I WAS BODY SHAMED

Some women look better when they gain weight. Some women look better when they lose weight. I was body shamed for being “too skinny”. I did my best to gain weight. Matters got worse. I want to share my story with you. Someday when you have time, please share yours as well.

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Most people who meet me for the first time say that I am very tall. At 157 centimeters, I’m not really tall. I give the illusion that I am tall because my waist down to my feet measures 103 centimeters while my waist to the top of my head measures 54 centimeters.  My hair is long and straight and I am small boned, as most Southeast Asian women are. When I was being body shamed, I weighed about 42 kilos, and my body measurement was 32.5-23.5-32, Southeast Asian size. (I keep on saying Southeast Asian size because our Northeast Asian counterparts, like the Koreans and Japanese, are bigger than us. For example, small size in Korea is medium size in the Philippines. Northeast Asians are from the Mongolian race while Southeast Asians are from the Malay race.) There. 

My weight should be around around 50 kilos, based on my BMI computation.  I did not compute it; that’s what Google answered me when I searched my ideal weight at 157 cms.

I did not really care much about my weight, because I felt that there was nothing to care about nor worry about. I felt healthy, I was active, I felt strong. That changed when two middle-aged women from our congregation started body shaming me. They called me payatot, which is a derogatory Filipino term for skinny. The term payatot includes the meaning starving, having  nothing to eat, dead-hungry. They said that my case was hopeless; I had no chance to gain weight.

And so I started thinking about gaining weight. I heard from my friend that someone she knows started taking over-the-counter vitamins which made him gain weight. I took this vitamin and I started having an enormous appetite. I ate a lot. How much was “a lot"? Well, my brother once thought that my plate was the platter. He ladled some rice from it. Prior to my taking the vitamins, I also ate much, but not crazily much. A few days after taking the vitamins, I was like a bear preparing for hibernation, always on the lookout for food. 

After a few weeks, I started putting on more weight. The stomach was the first to get bigger. While my arms and legs were still small, my stomach was already big.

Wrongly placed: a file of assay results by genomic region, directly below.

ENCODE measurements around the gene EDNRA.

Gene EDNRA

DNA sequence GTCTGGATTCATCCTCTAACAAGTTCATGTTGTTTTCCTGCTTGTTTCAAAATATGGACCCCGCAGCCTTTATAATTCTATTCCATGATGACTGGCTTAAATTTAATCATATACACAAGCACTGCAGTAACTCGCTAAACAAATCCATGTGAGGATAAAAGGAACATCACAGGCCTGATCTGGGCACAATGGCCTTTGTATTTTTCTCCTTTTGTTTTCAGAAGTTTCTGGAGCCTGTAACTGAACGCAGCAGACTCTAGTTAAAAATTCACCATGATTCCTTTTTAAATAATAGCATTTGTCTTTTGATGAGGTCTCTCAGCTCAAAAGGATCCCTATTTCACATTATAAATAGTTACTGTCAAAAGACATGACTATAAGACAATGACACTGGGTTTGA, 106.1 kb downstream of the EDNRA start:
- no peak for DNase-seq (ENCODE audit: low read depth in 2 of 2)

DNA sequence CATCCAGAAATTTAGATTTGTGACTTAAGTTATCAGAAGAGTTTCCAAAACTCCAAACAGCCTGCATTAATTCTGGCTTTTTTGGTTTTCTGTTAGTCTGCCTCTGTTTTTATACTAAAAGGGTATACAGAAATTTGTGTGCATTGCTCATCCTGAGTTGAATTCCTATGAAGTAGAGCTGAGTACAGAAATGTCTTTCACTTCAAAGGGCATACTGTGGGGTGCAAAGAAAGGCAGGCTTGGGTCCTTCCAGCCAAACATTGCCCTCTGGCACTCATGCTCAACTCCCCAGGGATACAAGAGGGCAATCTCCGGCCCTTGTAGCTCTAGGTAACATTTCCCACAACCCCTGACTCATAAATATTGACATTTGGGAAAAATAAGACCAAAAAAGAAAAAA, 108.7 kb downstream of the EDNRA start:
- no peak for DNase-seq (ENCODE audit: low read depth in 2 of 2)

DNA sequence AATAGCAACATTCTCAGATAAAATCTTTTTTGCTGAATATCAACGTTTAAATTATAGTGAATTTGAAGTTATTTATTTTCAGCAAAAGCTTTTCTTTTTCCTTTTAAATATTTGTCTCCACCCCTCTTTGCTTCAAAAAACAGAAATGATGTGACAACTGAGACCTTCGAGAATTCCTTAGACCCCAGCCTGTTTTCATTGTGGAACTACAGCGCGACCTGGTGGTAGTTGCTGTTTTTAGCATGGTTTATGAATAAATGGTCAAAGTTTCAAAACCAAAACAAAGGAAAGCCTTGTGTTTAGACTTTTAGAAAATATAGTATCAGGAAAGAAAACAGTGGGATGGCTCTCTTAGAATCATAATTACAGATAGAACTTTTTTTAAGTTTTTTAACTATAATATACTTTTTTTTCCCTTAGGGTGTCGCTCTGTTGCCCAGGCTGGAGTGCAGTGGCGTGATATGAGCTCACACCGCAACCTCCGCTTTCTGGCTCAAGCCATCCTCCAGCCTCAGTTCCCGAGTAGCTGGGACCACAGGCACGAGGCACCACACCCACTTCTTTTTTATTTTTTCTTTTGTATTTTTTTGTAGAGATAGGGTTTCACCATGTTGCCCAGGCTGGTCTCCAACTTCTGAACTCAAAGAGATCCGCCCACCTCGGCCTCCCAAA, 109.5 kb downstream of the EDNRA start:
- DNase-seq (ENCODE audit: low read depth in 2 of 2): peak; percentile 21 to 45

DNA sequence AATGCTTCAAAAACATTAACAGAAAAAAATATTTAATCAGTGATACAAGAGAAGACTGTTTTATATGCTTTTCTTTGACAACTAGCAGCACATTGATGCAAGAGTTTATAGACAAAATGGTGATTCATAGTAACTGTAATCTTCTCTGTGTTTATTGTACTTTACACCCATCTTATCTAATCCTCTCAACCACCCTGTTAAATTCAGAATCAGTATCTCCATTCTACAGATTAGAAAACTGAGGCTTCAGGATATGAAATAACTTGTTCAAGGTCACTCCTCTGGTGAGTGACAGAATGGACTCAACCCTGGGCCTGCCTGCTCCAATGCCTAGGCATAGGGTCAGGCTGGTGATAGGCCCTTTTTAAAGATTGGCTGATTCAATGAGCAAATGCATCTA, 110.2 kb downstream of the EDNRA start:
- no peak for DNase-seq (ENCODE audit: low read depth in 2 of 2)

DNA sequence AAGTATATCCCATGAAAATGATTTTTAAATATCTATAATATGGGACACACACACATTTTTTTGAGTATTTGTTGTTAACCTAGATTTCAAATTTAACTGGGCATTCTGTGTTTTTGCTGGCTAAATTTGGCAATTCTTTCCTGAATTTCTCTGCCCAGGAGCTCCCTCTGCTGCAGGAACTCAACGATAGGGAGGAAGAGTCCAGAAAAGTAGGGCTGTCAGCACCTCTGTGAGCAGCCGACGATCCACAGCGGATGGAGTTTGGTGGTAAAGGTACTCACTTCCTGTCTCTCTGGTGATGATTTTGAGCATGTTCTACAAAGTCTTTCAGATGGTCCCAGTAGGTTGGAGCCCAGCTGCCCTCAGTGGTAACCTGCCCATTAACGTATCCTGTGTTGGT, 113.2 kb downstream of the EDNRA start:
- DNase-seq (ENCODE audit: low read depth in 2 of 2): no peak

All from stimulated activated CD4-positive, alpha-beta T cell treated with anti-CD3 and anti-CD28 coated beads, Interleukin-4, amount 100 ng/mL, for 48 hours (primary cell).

Next, my breasts also gained weight. How about my arms and legs? They remained slender. My arms and legs did not gain weight.  All the additional weight settled on my stomach and lower abdomen. The width of my shoulders, hips, and waist were already the same, making me look like a walking vertical box. My breasts and stomach were both protruding.  And because there was a lot of fat in my stomach, I could not breathe well when I sat down because the fat would get squeezed by my jeans.  But anyway, I had to sit and stand erect. Because there was more effort in keeping my body erect, my spine was always painful. And because my hips became wider, my butt became flat as a wall. I don’t even know how that happened. To get the whole picture, just imagine a turtle standing on its hind legs. My back looked like the turtle’s front (flat) while my front looked like the turtle’s back (protruding). 


And so I realized that I felt much better when I was “payatot” than when I gained weight. I felt more agile, healthier, and I definitely looked better.

Taking the vitamins I guess made my metabolism work slower. When breathing became harder, I stopped taking vitamins and my eating was back to normal. After 3 months, I was back to my old form.

It was then that I realized something. The two middle-aged women made it sound like I was practically eating almost nothing, that I did not look good because of my weight. During those times when they would repeatedly call me payatot instead of calling me by my name,  I did not realize that I was being bullied and body shamed. I thought I really looked awful that’s why I vowed to gain weight the best way I could.


I realized that one’s happiness and confidence should not be dictated by anyone else’s standards. If you are healthy, it doesn’t matter whether you are plump, skinny, medium-sized, whatever. What matters is whether you are happy being you or not. In the universe, there’s only one me, there’s only one you. Let us all be happy in our own uniqueness.



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